On remaining evangelical, even when I’m not sure what it means

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On Tuesday evening I staggered home from the tube station, zombie like from nearly a full 24 hours travelling, from the rising of the sun on one side of the world to its setting back home in London. I’d been in Cambodia for just a little over a week, but the time I was gone failed to do justice to the intensity of the experience. Seeing communities overcoming poverty, and churches working for the good of their neighbours. Hearing about a regime in living memory that saw the deaths of a quarter of the population, many tortured and executed, many more dying from starvation and disease. Experiencing hospitality from a church of a dozen people.

I thought perhaps I would have a lot to process and a long post of reflection to scribe. In fact, it was rather simple, the good was great, the opportunity brilliant, the place beautiful and the food wonderful (mostly). The things that were hard, were not really that hard. It was tiring, exhausting, and has taken me almost as long as I was there to begin to feel human again. The burden I felt we carried through the trip was the attempt to encourage new supporters to back Tearfund and help communities such as those we were meeting in Cambodia become self-reliant and shrug off the anvil of poverty weighing them down. It was awkward, and it was tough, and we failed to achieve what we had set out to do. I found that very hard, and Rich has also written about this.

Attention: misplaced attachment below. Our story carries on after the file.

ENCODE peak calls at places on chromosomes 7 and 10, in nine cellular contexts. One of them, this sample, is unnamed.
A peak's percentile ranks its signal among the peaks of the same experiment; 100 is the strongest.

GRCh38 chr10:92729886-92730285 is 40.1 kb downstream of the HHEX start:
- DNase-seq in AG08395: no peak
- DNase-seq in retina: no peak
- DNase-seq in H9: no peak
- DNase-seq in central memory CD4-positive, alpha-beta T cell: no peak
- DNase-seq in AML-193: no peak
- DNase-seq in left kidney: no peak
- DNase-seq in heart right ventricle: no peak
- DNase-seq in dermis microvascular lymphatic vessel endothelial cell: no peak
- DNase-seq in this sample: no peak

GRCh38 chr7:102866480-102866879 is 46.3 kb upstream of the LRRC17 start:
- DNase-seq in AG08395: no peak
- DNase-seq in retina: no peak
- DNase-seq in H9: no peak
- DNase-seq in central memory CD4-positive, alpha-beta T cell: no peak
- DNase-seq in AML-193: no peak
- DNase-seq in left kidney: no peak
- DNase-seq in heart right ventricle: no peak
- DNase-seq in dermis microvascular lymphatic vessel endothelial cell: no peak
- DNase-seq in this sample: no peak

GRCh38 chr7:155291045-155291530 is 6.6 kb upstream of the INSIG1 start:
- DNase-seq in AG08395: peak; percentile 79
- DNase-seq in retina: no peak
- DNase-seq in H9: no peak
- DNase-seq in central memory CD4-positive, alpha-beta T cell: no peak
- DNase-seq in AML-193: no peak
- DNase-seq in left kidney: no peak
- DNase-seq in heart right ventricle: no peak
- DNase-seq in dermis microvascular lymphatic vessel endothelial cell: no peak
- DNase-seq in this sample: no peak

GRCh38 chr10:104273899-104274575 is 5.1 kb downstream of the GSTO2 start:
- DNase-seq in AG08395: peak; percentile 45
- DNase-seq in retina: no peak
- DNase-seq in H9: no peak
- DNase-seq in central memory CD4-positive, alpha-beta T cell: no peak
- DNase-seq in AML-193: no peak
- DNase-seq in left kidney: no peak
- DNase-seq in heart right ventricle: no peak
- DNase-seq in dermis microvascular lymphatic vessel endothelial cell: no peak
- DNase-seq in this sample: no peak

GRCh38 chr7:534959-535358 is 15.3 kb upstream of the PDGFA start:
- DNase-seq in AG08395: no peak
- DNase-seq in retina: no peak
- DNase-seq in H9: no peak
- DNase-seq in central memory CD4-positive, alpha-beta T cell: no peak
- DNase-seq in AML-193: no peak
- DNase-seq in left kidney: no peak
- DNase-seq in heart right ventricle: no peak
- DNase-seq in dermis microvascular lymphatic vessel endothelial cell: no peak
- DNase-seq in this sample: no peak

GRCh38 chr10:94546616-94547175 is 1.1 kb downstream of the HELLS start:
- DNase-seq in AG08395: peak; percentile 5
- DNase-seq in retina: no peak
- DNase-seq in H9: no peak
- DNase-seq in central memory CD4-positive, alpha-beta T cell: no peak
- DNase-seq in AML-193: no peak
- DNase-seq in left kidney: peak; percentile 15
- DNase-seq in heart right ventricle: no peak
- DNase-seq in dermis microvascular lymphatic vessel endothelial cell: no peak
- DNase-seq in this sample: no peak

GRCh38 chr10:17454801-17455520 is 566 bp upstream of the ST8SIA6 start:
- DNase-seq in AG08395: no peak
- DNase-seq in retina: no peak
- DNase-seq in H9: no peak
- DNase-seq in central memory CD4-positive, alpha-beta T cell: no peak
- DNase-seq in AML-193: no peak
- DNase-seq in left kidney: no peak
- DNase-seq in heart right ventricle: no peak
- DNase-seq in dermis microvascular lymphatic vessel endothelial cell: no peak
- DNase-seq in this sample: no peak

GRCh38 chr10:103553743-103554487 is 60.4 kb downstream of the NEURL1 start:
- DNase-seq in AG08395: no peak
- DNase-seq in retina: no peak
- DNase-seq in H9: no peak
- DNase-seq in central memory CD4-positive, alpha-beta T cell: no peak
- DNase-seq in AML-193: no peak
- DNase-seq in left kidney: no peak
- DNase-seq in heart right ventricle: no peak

More than anything I was overcome by the beauty of the place I had spent a few precious days. And the chance to move beyond the sights and sounds of the capital and share meals with people in their houses, and hear the hopes and dreams they shared, and the problems that together they were going to overcome.

As I barely crawled along the footpath outside Bermondsey tube station with a rucksack on each shoulder I bumped into a friend and uttered some incoherent words. She offered to carry my bags, I turned down the help and staggered on, regretting my refusal to inconvenience her a few streets later. I had spent a week seeing and writing about the virtue about helping one another, and yet I carried on alone. Continue reading